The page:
“The holidays are very special to me as it’s the one time of year my entire family sees each other,” DeLost tells us. “Year after year, we devour this fudgy chocolate pecan pie.”
Fudgy Chocolate Pecan Pie
Make one 9” pie
- 1 1/4 cups all-purpose flour
- 1/2 teaspoon kosher salt
- 10 tablespoons unsalted butter, cut into 1/2” pieces and chilled, not frozen
- 3 tablespoons ice water
- 1 tablespoon cider vinegar, chilled
- 1 1/2 cups pecan halves
- 2 teaspoons canola oil
- 6 tablespoons browned butter
- 2 ounces dark chocolate, chopped
- 3/4 cup light corn syrup
- 4 large whole eggs
- 1/2 cup packed dark brown sugar
- 1 tablespoon unsweetened cocoa powder
- 2 tablespoons bourbon
- 1/2 teaspoon salt
For crust: In a food processor, pulse together flour and salt, then add butter and pulse until coarse and sandy. The butter pieces should be pea size or smaller. Pulse in ice water and vinegar until combined. Turn out onto floured board and bring together by hand quickly, shaping into a disc. Wrap in plastic and chill in refrigerator for at least 1 hour. Preheat oven to 375 degrees. On a lightly floured surface, after removing plastic wrap, roll out dough to a 12-inch circle. Transfer crust to a 9-inch pie plate or tin. Fold over any excess dough and crimp edges. Prick crust all over with a fork. Chill crust for 30 minutes. When dough is chilled, line with parchment paper or foil and fill with sugar. Bake for 25 minutes. Remove liner and bake until lightly browned, 5 to 10 minutes. (Roasted sugar can be saved for another use.) Reduce oven temperature to 350 degrees.
For filling: Coat pecans lightly with oil and a pinch of salt. Spread onto lined sheet pan and toast until fragrant, about 15 minutes. Cool and evenly spread into baked shell. In Pyrex cup, heat butter and chocolate in microwave at 30 second intervals until melted. In a separate bowl, stir together remaining ingredients with chocolate and pour into prepared pie shell, arranging pecans over top. Bake pie on a baking sheet for 30-40 minutes, then remove from oven and cool for 2 hours.
Jeff Mauro, Pork & Mindy’s
You probably recognize Jeff Mauro from his popular Food Network shows, “Sandwich King,” “The Kitchen,” and “$24 in 24,” but he also owns the super fun and tasty Pork & Mindy’s sandwich shops in Chicago.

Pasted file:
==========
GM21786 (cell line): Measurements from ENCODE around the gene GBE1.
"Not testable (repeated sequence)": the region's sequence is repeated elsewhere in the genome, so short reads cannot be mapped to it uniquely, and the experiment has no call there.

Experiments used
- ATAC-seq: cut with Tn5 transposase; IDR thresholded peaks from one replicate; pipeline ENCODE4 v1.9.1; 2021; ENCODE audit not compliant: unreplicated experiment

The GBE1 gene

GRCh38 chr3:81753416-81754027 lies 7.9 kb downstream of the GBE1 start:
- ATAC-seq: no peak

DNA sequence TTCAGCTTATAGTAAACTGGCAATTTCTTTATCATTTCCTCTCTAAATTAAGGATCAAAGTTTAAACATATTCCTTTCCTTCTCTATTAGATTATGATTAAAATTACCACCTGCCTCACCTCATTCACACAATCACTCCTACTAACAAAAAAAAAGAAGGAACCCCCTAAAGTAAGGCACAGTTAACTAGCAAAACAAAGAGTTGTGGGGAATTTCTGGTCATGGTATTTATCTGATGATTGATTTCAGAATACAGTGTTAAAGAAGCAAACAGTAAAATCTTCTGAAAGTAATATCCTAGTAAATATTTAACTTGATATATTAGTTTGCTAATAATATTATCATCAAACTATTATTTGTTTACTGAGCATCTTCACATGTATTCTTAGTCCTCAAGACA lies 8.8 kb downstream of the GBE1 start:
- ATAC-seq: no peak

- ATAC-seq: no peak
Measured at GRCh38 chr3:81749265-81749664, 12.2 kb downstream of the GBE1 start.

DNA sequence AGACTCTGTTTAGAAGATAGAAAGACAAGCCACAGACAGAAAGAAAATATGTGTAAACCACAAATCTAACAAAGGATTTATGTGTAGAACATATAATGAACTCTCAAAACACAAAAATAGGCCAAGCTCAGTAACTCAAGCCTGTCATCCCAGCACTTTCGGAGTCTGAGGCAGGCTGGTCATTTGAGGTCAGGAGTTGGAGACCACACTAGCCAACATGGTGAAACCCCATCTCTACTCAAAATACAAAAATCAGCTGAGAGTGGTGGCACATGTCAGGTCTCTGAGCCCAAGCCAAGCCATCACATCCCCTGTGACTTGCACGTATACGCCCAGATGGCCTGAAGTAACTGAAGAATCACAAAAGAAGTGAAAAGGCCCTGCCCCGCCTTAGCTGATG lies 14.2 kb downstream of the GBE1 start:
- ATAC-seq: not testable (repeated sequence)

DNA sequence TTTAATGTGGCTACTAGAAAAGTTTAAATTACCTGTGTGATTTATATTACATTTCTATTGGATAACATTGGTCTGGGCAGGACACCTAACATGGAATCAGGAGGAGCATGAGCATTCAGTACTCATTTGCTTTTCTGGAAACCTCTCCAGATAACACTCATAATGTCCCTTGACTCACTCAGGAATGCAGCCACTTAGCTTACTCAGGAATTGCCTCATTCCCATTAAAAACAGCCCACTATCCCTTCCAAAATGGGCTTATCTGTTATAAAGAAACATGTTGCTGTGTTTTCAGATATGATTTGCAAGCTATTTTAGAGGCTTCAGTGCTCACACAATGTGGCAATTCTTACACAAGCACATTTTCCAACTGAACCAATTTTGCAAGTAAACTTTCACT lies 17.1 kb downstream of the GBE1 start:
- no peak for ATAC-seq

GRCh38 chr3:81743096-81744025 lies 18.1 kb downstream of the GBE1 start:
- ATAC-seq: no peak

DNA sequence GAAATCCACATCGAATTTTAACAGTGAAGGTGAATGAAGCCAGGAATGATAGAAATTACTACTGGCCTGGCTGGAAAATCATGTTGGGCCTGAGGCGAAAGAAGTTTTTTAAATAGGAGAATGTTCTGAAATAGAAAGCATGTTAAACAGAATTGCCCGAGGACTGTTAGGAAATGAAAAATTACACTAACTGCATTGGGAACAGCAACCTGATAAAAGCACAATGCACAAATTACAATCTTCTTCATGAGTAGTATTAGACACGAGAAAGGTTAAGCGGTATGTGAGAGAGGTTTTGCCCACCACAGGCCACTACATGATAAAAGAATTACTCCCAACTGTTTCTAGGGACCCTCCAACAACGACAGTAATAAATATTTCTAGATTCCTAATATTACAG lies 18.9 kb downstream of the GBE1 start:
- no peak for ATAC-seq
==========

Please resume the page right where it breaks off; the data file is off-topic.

“My Grandma Kay’s famous Sausage Bread is a giant, doughy, log-shaped pork bomb, freshly baked and served before dinner at all Mauro family parties,” he shares. “No one can quite replicate it, but many have tried.”
Grandma Kay’s Sausage Bread
Makes two 12” loaves
- 2 tablespoons olive oil (plus a little extra for brushing)
- 1 pound sweet Italian sausages removed from casing
- 4 ounces pepperoni, cut into squares
- 4 ounces Genoa salami, thinly sliced and cut into squares
- 8 ounces shredded mozzarella cheese
- 1 1/2 loaves frozen or fresh pizza dough, defrosted, such as Rhodes
Preheat the oven to 340 degrees. Add the olive oil to a medium sauté pan over medium-high heat and cook the sausage until brown (about 12 to 15 minutes). Cool the sausage, transfer to a bowl with a slotted spoon and combine with the pepperoni and salami. Mix in the mozzarella. Roll out the dough into two long ovals. Slice the end pieces off the dough to save for later. Brush the top and bottom of the dough with olive oil, and divide the sausage mixture between the two loaves. Fold the dough over like a calzone and poke holes along the sides with a fork to release the steam as it bakes. Bake until light brown on top (about 20 to 25 minutes); remove from oven and cool slightly. Slice and serve.
Christine Cikowski, Honey Butter Fried Chicken and Sunday Dinner Club
Along with her business partner, Josh Kulp, Christine Cikowski is responsible for two of Chicago’s culinary sensations: Sunday Dinner Club and Honey Butter Fried Chicken. Here, she — and her mother — share a family recipe for Hoska, a yeasted Czech sweet bread.